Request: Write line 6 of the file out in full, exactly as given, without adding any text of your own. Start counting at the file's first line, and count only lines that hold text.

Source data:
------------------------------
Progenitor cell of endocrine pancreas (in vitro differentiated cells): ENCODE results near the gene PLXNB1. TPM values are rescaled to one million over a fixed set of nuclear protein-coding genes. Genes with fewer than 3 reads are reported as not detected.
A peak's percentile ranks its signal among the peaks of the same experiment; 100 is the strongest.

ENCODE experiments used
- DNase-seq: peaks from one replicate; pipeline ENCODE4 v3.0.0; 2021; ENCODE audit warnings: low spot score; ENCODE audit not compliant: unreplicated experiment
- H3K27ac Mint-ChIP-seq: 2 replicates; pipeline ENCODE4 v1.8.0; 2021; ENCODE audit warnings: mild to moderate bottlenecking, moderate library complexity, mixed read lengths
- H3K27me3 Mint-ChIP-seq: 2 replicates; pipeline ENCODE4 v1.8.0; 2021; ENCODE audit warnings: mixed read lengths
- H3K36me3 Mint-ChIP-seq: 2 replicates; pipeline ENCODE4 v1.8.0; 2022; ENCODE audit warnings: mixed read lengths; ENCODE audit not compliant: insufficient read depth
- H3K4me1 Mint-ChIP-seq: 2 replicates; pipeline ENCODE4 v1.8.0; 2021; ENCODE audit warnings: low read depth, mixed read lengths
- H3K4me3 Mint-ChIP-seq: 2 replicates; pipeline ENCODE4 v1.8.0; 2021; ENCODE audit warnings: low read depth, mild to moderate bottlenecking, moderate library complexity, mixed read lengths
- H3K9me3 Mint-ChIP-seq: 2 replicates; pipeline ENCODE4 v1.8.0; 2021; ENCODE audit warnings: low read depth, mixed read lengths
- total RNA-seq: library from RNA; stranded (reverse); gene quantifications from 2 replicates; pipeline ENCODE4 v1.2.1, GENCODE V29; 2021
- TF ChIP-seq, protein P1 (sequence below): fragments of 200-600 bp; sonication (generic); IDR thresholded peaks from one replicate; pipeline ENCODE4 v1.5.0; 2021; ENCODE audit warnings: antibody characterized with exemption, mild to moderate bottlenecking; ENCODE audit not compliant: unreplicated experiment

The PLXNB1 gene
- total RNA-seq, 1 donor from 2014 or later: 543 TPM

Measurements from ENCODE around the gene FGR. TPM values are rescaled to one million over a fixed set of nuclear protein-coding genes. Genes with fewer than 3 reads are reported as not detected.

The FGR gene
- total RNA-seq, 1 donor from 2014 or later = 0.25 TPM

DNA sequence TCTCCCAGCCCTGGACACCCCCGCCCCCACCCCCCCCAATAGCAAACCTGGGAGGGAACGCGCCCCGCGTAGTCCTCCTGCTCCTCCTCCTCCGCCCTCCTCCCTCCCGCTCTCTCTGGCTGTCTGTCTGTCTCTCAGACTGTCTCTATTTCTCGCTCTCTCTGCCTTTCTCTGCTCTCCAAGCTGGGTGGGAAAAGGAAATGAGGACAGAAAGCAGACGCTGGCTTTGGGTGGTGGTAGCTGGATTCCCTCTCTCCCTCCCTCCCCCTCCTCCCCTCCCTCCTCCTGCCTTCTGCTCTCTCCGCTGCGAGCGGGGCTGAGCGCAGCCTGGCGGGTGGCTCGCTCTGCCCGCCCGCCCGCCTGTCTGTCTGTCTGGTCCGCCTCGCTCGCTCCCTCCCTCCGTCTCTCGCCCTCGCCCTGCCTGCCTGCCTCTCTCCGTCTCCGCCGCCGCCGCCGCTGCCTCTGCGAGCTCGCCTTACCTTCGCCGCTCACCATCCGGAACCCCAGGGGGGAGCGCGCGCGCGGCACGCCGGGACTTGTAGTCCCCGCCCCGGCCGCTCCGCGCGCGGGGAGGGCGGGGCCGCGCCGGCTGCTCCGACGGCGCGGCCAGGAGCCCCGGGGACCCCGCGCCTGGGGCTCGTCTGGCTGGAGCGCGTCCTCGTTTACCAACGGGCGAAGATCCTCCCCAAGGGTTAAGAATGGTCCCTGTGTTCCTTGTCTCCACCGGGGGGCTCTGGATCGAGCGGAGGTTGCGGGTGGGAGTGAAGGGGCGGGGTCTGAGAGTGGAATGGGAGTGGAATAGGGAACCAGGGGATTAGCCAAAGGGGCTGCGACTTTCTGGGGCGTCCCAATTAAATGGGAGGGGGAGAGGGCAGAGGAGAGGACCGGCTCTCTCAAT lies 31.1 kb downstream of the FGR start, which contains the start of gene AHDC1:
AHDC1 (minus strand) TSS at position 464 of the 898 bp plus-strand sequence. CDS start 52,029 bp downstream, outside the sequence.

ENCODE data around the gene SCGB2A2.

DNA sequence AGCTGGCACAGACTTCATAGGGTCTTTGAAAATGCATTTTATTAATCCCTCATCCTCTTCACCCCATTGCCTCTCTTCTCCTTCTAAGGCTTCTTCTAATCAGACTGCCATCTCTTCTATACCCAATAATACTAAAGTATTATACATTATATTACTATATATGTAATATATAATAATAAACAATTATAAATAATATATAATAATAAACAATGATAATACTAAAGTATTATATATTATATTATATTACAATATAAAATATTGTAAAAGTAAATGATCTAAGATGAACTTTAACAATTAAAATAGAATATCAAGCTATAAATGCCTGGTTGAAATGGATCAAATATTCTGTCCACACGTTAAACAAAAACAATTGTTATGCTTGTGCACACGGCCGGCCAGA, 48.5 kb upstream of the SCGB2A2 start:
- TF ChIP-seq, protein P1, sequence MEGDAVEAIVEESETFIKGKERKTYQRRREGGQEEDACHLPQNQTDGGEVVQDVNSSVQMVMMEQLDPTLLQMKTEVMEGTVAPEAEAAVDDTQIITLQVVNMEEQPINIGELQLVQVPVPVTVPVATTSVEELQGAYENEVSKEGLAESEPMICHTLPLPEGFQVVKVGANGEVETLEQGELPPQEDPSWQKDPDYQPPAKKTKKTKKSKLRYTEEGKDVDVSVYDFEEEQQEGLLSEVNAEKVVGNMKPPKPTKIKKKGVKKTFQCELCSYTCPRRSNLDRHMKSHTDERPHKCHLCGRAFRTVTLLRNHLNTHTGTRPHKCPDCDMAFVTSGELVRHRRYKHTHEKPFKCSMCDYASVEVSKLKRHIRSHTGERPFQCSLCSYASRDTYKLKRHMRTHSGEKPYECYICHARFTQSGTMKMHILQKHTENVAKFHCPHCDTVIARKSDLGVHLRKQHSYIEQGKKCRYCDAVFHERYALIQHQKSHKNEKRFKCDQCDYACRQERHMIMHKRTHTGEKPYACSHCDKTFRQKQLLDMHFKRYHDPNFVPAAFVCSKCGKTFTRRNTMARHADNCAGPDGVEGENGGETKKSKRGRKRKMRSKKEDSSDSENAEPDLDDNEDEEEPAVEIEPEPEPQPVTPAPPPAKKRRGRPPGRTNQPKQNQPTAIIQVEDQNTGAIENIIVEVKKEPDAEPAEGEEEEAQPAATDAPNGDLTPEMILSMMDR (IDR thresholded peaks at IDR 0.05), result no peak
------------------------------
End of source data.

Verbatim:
- H3K27me3 Mint-ChIP-seq: 2 replicates; pipeline ENCODE4 v1.8.0; 2021; ENCODE audit warnings: mixed read lengths